Education -- Tennessee.
Found in 19 Collections and/or Records:
Collection contains a single document created September 30, 1846, that lists the thirty-five students in School District No. 3 in Pulaski, Tennessee. The students range in age from five to eighteen.
This letter was written by Archibald Alexander Doak on October 16, 1848 while he was president of Washington College in Tennessee. In the letter, Doak addresses the parents of a student named William.
This collection contains materials documenting Professor Clinton Allison’s service in the Department of Education at the University of Tennessee. Items housed in the collection include newsletters from the department, state and university publications on secondary and higher education, and meeting agendas and minutes from Allison’s tenure as president of the Faculty Senate.
This collection consists primarily of materials documenting the UT College of Education's creation of policy and routine operations. Other documents address curriculum matters, either within the College of Education or as they relate to other University colleges and programs of study.
The majority of this collection is composed of Dr. Daniel Quarles' papers and material documenting the National Conference of Professors of Education Administration (NCPEA). A few items showing the Walter D. Cocking Memorial Lectures are also included.
This collection contains papers relating to schools in Jefferson County, Tennessee between 1895-1922. D. H. Bales, former clerk of school district 6 Jefferson County, is addressed in many of these papers, along with several superintendents. This collection includes letters, a report of school directors to the county superintendent, daily schedule and exam questions for elementary students, and various other papers pertaining to schools in this area.
This collection consists mainly of an undated, bound typescript titled Vocational Counseling by Frazier Harris.
The hand-written document from 1881 is a charter for Grindstaff’s School-House in Blount County, TN. Signed by the Secretary of State for Tennessee, David A. Nunn (1833-1918), the charter or legal contract between “The Corporation” and the school-house detailed the rules and regulations of their cooperation.
The James K. P. Sayler Papers, 1857-1943, contain correspondence, writings and speeches, bills, contracts, and other papers related to the life of Sayler, a Confederate soldier stationed in Vicksburg, MS, during the Civil War and a teacher Romeo, Tenn. Among the topics discussed are pre-Civil War politics (particularly in Missouri), military life and movement during the war, and educational and religious theory.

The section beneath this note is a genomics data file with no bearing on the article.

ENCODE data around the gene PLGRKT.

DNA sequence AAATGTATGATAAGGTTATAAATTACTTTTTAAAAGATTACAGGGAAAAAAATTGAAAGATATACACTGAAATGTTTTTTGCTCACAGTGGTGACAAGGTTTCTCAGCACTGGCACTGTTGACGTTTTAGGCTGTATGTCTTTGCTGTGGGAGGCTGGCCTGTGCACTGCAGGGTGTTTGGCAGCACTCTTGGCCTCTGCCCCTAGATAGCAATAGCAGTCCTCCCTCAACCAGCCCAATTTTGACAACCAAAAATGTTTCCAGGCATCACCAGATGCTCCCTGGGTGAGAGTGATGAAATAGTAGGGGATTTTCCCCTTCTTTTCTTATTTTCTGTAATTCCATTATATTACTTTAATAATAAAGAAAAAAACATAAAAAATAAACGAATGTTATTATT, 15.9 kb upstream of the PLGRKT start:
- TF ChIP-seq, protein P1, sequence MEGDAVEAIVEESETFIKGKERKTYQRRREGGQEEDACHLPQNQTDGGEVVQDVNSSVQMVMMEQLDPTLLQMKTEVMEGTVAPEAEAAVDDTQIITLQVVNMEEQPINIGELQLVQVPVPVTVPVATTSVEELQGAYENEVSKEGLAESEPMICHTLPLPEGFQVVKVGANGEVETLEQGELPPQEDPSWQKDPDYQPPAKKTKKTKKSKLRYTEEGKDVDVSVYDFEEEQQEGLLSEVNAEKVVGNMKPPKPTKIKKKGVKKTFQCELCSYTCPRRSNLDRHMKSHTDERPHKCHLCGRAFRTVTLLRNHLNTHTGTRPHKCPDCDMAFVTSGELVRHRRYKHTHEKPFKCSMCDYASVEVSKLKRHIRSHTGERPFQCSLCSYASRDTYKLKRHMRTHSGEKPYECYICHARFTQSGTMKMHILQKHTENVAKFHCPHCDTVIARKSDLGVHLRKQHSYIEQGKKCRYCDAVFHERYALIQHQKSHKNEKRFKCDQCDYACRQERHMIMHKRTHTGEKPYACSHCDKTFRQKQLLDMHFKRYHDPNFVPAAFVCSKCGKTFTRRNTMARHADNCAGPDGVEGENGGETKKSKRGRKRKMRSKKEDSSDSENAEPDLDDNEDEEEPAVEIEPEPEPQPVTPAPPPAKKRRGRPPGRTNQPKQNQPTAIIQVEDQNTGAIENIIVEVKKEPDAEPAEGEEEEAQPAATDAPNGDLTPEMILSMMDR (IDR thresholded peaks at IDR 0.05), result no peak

Written December 23, 1869 from Nashville, John Ruhm's letter to General George H. Thomas describes the state of affairs in Tennessee after the Democrats regained control of the general assembly. Ruhm argues that the current Legislature is only working to undo the work of the Reconstruction-era Republicans.
This collection is the photograph album of Mary K. Barden. These are photographs of rural farmers, teachers, and missionaries in Tennessee from 1915 to 1925. These pictures were taken in Hartford, Tennessee and its surrounding areas.
This collection houses two diplomas documenting honorary LLDs awarded to O. P. Temple. One was issued by Washington College on May 3, 1899 and the other by the University of Harriman on September 4, 1902.
This collection houses materials documenting Professor Orin B. Graff's work with the University of Tennessee's Department of Education, including information about education professors, documents regarding scholarships, and reports on educational administration.
This collection houses excerpts of a speech given by University of Tennessee President Lamar Alexander and newspaper clippings documenting the opening of the Meiji Gakuin high school in Sweetwater, Tennessee.
This collection houses scripts of programs that were delivered over WSM (Nashville) under the auspices of the University of Tennessee Division of Extension between 1937 and 1941. The majority of these programs were targeted to a young audience, although a few were for general consumption.
In a March 23, 1861 letter to his children, W. D. Carnes, then president of Franklin College in Franklin, Tenn., writes of an illness sweeping through the school, fundraising activities, and news of three students who were violent Secessionists leaving the school.